UNIVERSITY RIDGE, Wash. – While all eyes of the golf architecture world are on architect Martin Hawtree, the R&A’s Peter Dawson and the in-progress changes to St. Andrews for the 2015 Open Championship, another major championship venue for that year is also getting a controversial makeover. The gargantuan 610-yard, par-5 18th hole at Chambers Bay, Robert Trent Jones’s Pacific northwest masterpiece, is getting a new bunker – a really big one.
Meet “Chambers Basement,” a yawning chasm smack-dab in the middle of the fairway and right in the landing zone of the pros’ second shots, about 80 yards short of the green. Eleven feet deep with steep sidewalls, no one has gotten up and down from it yet and the chances of anyone doing it before the U.S. Open comes are, as Dan Jenkins would say, “slim and none.”
The bunker was actually USGA Executive Director Mike Davis’s idea. He wanted one last brain teaser for the players, so he ordered the bunker dug precisely where most second shots might land. Robert Trent Jones, the architect who designed Chambers Bay isn’t overjoyed about the new bunker, but takes an “it-is-what-it-is-attitude” about Davis’s addition.
“I think it’s out of character for the rest of the course. No other bunkers are so deep and nor should they be, it’s too deep for the average player,” explained Jones, who believes the bunker will remain after the 2015 Open, but will be significantly more shallow, maybe 5-7 feet deep.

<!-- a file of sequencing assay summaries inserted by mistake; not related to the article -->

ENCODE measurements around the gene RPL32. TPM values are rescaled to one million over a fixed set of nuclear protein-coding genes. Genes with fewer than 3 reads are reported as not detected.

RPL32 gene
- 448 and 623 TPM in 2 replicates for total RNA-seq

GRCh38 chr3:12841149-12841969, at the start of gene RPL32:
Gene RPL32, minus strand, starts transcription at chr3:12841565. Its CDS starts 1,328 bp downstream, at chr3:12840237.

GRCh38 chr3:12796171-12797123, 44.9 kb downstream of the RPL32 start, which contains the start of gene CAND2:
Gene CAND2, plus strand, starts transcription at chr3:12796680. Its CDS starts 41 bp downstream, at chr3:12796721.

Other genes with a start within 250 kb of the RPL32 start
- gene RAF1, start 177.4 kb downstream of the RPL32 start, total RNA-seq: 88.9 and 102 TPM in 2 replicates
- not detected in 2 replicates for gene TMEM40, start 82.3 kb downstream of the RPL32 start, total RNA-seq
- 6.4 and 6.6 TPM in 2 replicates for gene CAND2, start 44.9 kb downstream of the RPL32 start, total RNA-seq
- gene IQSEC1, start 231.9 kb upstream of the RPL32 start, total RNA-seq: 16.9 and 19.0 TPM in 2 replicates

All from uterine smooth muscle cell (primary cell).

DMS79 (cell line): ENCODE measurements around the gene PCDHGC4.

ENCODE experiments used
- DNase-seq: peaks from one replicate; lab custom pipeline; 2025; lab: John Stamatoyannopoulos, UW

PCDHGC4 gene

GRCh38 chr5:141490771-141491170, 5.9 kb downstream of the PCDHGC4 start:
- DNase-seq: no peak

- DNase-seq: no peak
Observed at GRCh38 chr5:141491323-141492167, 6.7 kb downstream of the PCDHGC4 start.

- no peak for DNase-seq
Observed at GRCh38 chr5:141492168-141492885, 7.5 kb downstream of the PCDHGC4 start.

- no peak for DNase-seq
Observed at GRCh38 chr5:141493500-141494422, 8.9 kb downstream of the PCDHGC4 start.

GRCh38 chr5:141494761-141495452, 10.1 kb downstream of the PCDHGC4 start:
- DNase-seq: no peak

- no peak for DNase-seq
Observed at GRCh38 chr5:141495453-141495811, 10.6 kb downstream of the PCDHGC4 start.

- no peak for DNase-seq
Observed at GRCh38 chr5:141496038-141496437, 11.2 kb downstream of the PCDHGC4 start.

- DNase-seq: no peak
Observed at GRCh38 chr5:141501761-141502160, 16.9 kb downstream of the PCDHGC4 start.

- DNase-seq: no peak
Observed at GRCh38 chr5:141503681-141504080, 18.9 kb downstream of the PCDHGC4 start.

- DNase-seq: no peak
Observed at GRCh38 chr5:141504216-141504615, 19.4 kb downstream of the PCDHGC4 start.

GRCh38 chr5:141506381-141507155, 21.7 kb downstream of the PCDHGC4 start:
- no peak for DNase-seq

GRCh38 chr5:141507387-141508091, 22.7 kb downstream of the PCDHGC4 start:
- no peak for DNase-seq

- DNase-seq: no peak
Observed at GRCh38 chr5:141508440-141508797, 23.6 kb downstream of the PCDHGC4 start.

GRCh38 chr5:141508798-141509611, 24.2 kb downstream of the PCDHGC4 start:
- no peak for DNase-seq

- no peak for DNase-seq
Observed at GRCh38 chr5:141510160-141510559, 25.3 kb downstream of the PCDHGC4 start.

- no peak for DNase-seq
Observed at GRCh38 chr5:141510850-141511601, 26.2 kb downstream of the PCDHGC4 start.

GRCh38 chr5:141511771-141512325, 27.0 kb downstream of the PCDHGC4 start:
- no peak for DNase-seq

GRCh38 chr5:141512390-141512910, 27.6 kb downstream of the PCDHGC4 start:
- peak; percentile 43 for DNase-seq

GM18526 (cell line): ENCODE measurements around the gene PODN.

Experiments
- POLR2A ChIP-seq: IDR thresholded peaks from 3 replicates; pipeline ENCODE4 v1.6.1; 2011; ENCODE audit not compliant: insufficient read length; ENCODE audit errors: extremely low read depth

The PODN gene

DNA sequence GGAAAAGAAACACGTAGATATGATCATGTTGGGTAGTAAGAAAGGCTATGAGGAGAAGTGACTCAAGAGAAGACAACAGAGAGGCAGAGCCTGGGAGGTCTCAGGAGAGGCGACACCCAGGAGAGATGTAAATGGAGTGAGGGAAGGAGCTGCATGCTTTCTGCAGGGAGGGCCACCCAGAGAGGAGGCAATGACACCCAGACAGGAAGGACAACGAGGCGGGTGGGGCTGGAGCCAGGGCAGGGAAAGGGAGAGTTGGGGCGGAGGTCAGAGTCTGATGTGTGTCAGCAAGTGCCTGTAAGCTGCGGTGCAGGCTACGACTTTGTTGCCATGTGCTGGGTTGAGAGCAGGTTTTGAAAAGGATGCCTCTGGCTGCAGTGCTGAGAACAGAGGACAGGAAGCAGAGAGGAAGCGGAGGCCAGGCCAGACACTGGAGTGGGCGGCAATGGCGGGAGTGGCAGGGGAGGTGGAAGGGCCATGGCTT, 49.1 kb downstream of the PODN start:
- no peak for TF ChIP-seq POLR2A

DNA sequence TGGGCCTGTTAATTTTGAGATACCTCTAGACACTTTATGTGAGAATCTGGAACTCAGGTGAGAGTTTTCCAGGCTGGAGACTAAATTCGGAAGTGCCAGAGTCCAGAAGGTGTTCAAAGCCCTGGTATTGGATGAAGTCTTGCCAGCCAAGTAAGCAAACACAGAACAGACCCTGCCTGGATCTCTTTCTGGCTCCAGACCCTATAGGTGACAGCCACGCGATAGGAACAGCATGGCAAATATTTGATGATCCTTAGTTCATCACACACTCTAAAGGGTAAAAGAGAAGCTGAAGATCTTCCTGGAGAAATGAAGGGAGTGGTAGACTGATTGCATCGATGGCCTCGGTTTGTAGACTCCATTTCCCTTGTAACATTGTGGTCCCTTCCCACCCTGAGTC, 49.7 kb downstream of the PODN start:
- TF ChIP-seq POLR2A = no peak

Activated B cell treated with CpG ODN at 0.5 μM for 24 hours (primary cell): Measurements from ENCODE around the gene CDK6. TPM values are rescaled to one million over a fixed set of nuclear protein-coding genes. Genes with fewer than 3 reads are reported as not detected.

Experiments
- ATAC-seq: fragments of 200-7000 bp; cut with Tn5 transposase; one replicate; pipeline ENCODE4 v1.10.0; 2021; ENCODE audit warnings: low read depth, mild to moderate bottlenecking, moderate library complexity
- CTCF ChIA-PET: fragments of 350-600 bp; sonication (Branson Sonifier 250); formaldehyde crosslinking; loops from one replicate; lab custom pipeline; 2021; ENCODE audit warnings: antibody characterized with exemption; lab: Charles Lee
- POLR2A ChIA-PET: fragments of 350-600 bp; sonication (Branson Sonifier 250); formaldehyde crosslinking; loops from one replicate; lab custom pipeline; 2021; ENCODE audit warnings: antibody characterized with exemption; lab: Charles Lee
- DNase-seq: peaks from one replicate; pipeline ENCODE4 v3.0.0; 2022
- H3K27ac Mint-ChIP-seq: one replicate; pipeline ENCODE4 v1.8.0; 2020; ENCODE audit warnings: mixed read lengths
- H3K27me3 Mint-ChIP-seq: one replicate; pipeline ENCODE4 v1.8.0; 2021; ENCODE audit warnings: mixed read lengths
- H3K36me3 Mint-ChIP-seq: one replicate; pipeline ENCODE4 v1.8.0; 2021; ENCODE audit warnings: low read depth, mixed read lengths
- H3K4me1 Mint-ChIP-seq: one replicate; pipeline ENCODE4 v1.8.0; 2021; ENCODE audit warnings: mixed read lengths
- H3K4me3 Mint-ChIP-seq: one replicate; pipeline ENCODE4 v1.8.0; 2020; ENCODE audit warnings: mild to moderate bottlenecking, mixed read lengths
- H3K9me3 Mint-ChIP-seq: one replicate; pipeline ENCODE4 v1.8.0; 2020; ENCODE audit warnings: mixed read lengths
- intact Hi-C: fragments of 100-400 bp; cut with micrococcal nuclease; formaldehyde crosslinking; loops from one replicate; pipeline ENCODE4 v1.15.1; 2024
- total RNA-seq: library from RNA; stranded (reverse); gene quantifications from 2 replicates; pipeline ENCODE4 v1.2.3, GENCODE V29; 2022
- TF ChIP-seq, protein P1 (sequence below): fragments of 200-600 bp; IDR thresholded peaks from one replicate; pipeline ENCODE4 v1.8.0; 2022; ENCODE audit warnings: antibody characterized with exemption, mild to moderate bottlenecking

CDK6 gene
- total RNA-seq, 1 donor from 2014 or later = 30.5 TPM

“When people go in that bunker, they disappear!” he said while chuckling out loud.
“It’s so deep, they vanish! You see the flash of light off the shaft when they take the club back and some sand when they follow through. You might even see a golf ball, if they’re lucky,” he quipped puckishly.
Nevertheless, there is something exciting about playing a shot from an “impossible” bunker. Many golfers from around the world that come to Chambers Bay drop a ball in the bunker just to see if they’re up to the challenge.
“I wouldn’t like to play out bunkers that deep every day, but it was really fun trying it while I was here,” said golfer Rob Stewart, who traveled all the way from Texas to play a future U.S. Open venue. “Not only that bunker, but the entire course is a once in a lifetime experience. I can’t wait to come back for the Open. It should be fantastic!”
“We’re going to learn whether the best players can think on their feet when they play this course,” agreed Jones. “There are so many defenses to this golf course without the need for obvious things like trees or water. At Chambers Bay the defenses are all on the grounds – meaning all the swales and hollows and ground contours that make the ball run off in all directions.”
Jones is right: The randomness of the bounces you get at Chambers Bay makes it play like the true links it’s intended to be. You have to study the terrain and make sure to play your shot to a place where the grounds contours will filter the ball where you want it to finish.
“You have to be especially careful greenside,” Jones added, referring to the dangerous trench bunkers or fiendishly tricky greenside hollows which will send balls scurrying into perdition. Players will have more options around the greens – pitch and check, bump and run, lob wedge, even putting – but there will be premium on great scrambling at Chambers Bay for the 2015 Open, which is something the U.S.G.A. has been looking to infuse back into the tournament since Mike Davis became Tournament Director back in 2005. Davis first saw the proposed land for Chambers Bay on the same day Jones did.
“We both fell in love with the property within minutes: the water, the sand, and the open expanse gave it great possibilities for a potential U.S. Open venue…..After seeing the finished product, I knew we had a home run for our first U.S. Open in the Pacific Northwest in exactly 120 years,” he said.